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Tourism is often described as the world’s “biggest industry” on the basis of its contribution to global GDP, the number of jobs it generates and the number of client it serves. The rate at which tourism continues to grow presents both opportunities and threats for biodiversity conservation.
Over the past three decades, major losses of virtually every kind of natural habitat and the decline and extinction of species have occurred. Many of the ecosystems in decline provide attractions for tourism development. These include coastal and marine areas, coral reefs, mountains, and rainforests, which support a wide range of activities, including beach tourism, skiing, trekking, and wildlife viewing.
Increased human activities, such as logging, clearing land for agriculture, hunting and gathering fuelwood, are degrading both protected areas and the land surrounding them. As a non-extractive activity, ecotourism offers a sustainable way of using these areas and an opportunity to promote sustainable social and economic development.
In many fragile ecosystems, tourism has been growing and increasingly linked to the unique natural environments and biodiversity found in these areas. Maintaining an un-spoilt and attractive destination contributes greatly to visitor satisfaction, conserves the area’s biodiversity and contributes to the well being of local people.
Ecotourism at CI
CI identified early in its history that ecotourism could form an important part of regional strategies to conserve biodiversity. In Africa, Latin America and Asia, CI and its partners have been leveraging tourism as part of larger conservation strategies for the past two decades. You can read more about CI's approach to ecotourism in the Ecotourism at CI section of this website. Other CI programs promoting the principles of ecotourism include the following: Center for Environmental Leadership in Business (CELB)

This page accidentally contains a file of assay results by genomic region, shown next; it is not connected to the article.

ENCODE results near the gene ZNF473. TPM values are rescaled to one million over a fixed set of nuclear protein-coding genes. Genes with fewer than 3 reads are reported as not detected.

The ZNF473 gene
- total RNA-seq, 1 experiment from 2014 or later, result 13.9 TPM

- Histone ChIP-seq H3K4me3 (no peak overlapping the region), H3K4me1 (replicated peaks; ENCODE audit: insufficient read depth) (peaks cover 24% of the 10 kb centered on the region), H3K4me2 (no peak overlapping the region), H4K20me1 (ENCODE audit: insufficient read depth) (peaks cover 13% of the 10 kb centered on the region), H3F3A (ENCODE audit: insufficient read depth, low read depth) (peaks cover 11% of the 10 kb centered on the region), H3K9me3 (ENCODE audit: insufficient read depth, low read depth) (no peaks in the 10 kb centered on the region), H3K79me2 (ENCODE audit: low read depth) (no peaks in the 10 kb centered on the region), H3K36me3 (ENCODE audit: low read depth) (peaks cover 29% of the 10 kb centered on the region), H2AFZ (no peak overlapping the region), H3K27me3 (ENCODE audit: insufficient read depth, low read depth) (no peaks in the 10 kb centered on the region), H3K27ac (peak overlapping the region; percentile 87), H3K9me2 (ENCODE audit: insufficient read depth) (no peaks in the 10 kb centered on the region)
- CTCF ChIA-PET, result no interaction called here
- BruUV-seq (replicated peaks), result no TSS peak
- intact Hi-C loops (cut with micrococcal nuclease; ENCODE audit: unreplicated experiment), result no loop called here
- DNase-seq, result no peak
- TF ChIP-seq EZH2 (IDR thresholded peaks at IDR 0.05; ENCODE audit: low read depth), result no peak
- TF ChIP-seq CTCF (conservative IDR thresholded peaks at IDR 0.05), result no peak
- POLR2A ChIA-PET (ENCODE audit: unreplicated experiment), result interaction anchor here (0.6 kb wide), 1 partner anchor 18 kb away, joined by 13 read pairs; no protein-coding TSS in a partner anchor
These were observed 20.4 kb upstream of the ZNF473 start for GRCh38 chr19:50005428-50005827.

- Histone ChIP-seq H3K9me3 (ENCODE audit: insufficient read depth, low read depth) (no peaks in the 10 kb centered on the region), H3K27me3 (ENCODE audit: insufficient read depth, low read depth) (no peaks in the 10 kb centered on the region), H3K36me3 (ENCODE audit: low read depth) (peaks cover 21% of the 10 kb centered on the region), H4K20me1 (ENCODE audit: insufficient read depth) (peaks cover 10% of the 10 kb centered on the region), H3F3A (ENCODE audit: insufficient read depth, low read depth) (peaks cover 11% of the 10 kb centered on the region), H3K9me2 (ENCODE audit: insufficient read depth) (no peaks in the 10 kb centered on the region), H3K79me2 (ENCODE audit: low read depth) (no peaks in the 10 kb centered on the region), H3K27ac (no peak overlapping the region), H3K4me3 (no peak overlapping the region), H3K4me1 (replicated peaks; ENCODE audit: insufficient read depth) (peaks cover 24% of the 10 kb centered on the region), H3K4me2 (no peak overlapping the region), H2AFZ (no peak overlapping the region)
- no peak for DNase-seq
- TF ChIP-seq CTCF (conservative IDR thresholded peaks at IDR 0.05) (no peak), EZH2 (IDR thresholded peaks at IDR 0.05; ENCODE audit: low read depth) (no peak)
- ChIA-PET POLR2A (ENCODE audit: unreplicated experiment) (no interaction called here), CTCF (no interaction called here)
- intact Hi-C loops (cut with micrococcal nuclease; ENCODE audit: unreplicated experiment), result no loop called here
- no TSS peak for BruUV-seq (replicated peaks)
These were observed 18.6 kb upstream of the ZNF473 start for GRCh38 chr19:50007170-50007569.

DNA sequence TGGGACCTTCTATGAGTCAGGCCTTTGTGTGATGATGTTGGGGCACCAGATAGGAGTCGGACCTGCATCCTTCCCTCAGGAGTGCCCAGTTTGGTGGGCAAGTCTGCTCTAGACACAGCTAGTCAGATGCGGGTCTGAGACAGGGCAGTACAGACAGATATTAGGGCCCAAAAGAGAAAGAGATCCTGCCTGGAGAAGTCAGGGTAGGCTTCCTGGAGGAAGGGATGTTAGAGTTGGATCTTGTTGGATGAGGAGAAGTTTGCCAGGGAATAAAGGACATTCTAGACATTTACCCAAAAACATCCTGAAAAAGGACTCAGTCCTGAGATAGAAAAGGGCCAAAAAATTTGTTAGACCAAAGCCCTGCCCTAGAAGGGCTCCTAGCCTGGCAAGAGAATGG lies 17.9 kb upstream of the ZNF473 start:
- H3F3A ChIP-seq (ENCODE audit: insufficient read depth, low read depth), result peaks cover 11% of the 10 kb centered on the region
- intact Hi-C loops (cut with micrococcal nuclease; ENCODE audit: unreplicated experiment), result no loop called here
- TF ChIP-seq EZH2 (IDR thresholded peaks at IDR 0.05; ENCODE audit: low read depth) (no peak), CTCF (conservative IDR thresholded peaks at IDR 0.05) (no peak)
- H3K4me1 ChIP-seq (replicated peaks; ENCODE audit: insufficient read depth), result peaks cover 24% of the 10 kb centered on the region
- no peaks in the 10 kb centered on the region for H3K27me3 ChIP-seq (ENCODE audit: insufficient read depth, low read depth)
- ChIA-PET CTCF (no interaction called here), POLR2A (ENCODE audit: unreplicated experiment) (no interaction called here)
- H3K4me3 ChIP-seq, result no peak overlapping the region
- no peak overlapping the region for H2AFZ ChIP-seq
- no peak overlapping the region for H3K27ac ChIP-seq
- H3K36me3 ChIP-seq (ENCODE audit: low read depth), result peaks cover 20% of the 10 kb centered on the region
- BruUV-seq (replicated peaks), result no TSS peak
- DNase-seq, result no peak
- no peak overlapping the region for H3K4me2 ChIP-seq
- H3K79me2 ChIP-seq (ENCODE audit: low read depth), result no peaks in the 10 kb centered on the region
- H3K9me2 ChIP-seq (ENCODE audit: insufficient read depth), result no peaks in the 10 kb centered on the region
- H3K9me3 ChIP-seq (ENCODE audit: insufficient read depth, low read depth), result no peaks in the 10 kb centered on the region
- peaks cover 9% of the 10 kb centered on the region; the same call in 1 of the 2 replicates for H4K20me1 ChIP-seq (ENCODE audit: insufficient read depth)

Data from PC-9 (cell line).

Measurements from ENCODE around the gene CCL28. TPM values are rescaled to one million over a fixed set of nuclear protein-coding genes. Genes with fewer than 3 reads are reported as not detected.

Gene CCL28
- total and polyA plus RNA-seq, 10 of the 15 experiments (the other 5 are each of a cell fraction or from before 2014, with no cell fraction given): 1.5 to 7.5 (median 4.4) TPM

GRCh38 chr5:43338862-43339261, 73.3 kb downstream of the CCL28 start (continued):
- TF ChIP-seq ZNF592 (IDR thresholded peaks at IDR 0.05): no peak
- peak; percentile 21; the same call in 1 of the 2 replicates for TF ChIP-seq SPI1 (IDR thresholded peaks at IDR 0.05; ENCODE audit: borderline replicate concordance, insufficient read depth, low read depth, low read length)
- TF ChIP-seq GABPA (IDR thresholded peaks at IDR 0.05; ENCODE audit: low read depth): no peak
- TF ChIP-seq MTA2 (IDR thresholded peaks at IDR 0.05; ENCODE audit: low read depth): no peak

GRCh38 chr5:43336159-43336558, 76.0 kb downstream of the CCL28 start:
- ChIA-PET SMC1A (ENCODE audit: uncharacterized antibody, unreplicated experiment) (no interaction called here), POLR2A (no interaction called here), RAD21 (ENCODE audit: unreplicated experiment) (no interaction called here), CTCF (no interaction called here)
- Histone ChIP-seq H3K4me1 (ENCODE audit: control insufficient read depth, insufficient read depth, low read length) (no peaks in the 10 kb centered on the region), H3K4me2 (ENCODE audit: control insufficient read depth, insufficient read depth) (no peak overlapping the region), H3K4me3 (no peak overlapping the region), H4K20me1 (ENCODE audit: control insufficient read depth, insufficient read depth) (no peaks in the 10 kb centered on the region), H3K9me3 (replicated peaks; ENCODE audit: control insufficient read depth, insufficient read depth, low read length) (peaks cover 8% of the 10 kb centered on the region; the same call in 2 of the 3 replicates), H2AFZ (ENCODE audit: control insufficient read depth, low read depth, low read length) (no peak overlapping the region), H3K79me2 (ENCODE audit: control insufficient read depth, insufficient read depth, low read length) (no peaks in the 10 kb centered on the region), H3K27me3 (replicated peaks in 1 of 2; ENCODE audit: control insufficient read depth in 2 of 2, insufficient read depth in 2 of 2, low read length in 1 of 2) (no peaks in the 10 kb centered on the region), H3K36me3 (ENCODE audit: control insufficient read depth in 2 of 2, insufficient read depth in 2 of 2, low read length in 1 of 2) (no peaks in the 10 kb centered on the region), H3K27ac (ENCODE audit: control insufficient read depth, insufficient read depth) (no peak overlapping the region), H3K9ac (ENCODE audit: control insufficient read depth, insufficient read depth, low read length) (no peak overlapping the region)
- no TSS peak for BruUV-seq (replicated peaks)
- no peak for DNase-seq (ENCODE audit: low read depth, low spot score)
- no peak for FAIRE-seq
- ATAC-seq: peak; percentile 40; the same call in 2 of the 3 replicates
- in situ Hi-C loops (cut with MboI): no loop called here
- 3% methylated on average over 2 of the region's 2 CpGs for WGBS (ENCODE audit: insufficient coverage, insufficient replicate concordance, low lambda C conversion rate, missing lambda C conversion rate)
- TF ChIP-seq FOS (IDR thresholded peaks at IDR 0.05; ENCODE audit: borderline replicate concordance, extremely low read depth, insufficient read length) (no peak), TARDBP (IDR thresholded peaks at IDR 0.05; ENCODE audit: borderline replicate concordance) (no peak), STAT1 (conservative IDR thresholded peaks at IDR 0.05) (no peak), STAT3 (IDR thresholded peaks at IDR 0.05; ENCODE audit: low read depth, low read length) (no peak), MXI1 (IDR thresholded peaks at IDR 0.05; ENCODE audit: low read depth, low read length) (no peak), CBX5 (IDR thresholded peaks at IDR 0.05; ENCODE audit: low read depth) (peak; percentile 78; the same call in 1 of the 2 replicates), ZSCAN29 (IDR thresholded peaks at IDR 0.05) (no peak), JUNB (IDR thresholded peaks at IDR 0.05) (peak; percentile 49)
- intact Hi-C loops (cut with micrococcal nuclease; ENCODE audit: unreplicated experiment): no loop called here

CI’s Center for Environmental Leadership in Business incorporates a Travel and Leisure program. The program supports companies to adopt sustainable business practices and destination management and encourages their investment in conservation. CELB has also engaged the International Council of Cruise Lines (ICCL) in dialogue to seek science-based solutions to wastewater management and other conservation challenges facing the cruise industry. To learn more about the Center for Environmental Leadership and Business, click on the link. Verde Ventures
Verde Ventures is a fund designed to strengthen small- and medium-sized enterprises that are strategically important to biodiversity conservation. The fund provides debt and equity financing to select businesses in CI’s priority areas. Verde Ventures has helped finance ecotourism projects including lodges and other ecotourism products that protect biodiversity and provide conservation-oriented employment for communities living near protected areas. To learn more about Verde Ventures, click on the link. Critical Ecosystem Partnership Fund (CEPF)
CEPF provides strategic assistance to nongovernmental organizations, community groups and other civil society partners. CEPF brings together indigenous communities with tourism businesses and/or nongovernmental organizations (NGOs) to provide capital and technical support.
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